Excess Chloride in the Blood in Cats

By PetMD Editorial on Feb. 13, 2010

Hyperchloremia in Cats


Hyperchloremia refers to abnormally high levels of chloride (an electrolyte) in the blood. Electrolytes play important roles within the dog's body: helping in heart and nervous system functions, fluid balance, delivery of oxygen, and much more. For every electrolyte a very delicate chemical balance is required, and each electrolyte has a specific normal range in the body.


The electrolyte chloride, for example, is responsible in part for metabolism (turning food into energy), and keeping the body's acid base balanced. Chloride exists in body with sodium (Na) and their common source is sodium chloride (NaCl or table salt). Therefore, conditions responsible for altering the levels of sodium also affect chloride levels in the body. Elevated chloride levels are usually seen in cats suffering from kidney diseases, diabetes, or bouts of diarrhea.

Hyperchloremia is seen in both cats and dogs. If you would like to learn more about how this condition affects dogs, please visit this page in the PetMD health library.


Symptoms and Types


Symptoms of sodium elevation may also exist along with those of hyperchloremia, including:


  • Increased thirst (polydipsia) and consumption of water
  • Mental confusion
  • Coma
  • Seizures




  • Diarrhea and/or vomiting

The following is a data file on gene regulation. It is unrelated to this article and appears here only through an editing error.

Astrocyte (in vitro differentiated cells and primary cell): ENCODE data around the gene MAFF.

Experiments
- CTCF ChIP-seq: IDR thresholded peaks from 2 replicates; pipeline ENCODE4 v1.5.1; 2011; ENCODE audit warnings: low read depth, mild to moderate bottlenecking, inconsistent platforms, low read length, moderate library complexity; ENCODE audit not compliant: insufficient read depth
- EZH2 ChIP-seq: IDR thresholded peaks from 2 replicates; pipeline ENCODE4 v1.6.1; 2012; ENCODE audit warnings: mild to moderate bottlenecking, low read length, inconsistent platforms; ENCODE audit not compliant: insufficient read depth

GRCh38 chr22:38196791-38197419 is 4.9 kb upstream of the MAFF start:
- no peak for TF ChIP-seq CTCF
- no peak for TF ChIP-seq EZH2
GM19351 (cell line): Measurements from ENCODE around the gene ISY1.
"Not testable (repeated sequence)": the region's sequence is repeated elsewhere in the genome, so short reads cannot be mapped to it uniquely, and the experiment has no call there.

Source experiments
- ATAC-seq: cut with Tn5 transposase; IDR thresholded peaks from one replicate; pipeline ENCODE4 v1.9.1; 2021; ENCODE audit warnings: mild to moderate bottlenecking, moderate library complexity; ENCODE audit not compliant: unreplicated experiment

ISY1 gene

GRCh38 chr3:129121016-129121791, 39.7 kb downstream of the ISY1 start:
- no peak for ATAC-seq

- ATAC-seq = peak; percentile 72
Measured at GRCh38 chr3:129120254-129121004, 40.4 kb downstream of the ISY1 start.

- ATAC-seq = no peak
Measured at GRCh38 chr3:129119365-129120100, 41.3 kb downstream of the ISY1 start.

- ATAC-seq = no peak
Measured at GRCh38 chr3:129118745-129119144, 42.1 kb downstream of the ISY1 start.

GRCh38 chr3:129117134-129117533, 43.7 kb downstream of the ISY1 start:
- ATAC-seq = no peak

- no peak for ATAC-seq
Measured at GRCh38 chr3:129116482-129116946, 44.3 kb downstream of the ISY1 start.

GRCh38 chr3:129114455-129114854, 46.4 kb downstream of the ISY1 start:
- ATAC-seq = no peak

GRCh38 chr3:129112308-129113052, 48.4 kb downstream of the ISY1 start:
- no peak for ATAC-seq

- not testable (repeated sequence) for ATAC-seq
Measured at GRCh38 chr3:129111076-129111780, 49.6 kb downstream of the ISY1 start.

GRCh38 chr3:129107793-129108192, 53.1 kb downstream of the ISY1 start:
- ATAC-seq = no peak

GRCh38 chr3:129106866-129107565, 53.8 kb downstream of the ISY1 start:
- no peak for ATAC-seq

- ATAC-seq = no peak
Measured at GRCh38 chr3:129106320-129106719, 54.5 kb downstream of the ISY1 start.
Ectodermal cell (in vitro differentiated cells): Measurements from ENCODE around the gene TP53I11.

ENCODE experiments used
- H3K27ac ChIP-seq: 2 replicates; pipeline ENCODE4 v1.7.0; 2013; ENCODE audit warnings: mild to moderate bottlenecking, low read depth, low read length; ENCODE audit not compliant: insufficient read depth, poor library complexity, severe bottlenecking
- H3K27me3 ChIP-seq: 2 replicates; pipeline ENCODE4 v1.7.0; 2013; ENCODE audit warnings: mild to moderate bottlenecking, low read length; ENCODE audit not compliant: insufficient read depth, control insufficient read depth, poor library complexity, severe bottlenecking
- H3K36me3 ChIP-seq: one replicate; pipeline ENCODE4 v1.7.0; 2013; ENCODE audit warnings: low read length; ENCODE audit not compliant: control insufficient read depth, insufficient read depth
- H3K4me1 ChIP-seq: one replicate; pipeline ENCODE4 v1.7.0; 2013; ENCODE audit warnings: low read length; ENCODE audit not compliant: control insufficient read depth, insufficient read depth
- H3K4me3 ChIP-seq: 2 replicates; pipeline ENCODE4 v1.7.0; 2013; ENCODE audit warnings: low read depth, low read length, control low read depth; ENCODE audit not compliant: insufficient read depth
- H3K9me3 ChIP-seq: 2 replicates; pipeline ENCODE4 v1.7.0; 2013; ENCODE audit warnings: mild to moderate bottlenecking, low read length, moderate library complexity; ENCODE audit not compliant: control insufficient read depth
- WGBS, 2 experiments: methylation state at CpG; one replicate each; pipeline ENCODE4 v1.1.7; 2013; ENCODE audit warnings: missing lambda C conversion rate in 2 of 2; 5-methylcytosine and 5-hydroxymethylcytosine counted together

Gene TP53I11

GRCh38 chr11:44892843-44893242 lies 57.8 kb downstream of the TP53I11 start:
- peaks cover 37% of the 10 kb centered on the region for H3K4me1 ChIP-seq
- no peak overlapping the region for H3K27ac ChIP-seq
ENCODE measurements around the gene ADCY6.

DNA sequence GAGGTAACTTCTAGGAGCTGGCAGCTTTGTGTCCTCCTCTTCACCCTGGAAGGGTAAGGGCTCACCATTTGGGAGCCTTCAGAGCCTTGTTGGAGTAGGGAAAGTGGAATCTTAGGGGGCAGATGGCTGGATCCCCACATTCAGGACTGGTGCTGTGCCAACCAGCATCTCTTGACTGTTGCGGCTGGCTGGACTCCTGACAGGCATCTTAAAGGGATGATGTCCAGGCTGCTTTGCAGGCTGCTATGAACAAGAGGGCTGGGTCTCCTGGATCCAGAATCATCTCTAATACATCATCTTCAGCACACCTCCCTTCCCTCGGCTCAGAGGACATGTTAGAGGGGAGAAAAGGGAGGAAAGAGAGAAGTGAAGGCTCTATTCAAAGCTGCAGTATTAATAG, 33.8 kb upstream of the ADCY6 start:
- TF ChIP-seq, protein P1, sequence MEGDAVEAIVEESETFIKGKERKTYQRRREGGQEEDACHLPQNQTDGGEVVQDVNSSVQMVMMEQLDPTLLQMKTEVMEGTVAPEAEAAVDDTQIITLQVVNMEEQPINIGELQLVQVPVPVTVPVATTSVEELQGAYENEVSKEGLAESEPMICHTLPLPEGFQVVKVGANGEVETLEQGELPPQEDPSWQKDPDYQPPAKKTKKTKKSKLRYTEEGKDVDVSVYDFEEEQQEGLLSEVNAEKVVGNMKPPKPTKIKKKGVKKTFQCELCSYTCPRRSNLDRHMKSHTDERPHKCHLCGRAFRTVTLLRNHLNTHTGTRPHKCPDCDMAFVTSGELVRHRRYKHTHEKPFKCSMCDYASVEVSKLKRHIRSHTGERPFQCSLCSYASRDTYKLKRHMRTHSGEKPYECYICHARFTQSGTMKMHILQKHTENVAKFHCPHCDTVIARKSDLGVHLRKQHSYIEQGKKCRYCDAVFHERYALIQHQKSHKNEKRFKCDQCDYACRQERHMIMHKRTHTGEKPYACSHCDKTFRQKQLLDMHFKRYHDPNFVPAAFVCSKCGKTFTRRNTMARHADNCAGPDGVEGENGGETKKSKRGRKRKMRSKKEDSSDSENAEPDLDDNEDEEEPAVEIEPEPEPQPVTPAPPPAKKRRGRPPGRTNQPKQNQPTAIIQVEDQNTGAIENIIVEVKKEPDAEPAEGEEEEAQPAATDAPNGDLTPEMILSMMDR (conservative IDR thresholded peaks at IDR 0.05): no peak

• Over administration of fluids containing NaCl at hospitals
  • Lack of access of water for long period of time
  • High water loss through urine (often seen in association with diabetes)
  • Oral ingestion of chloride (rare in cats)




Your veterinarian will want a complete medical history of the cat from you and will conduct a complete physical examination, with routine laboratory tests: complete blood count, biochemistry profile, and urinalysis.

Biochemistry profile results will show abnormally high levels of chloride, often coupled with high sodium levels, and in cases in which diabetes is also involved, blood sugar levels may be abnormal as well. Meanwhile, urinalysis will often reveal abnormalities related to kidney diseases. Laboratory tests will also demonstrate abnormalities related to any underlying disease like diabetes.



The symptoms will be treated first in order to maintain your cat's immediate health. If the cat is dehydrated, fluids will be given to balance body fluids. Treatment involves treating the underlying disease as well as correcting the levels of both chloride and sodium in the blood. Your veterinarian will select intravenous fluid to balance the levels of both of these electrolytes. If the hyperchloremia has been caused by medications, they will be discontinued immediately.


Because it is possible that the increase in chloride is being caused by an underlying physical disorder, treatment will vary depending on the final diagnosis. If your cat has been diagnosed with diabetes, it will be essential to resolve the problem related to it to prevent recurrence. Kidney disease, or a hormonal or endocrine disorder may require specialists, depending on the magnitude of the problem.


Living and Management


If there is no underlying diseases associated with the abnormally high chloride levels, the cat should recover completely with initial treatment. However, if something is amiss, it is important to treat the underlying disease to facilitate a speedy recovery and prevent recurrence.

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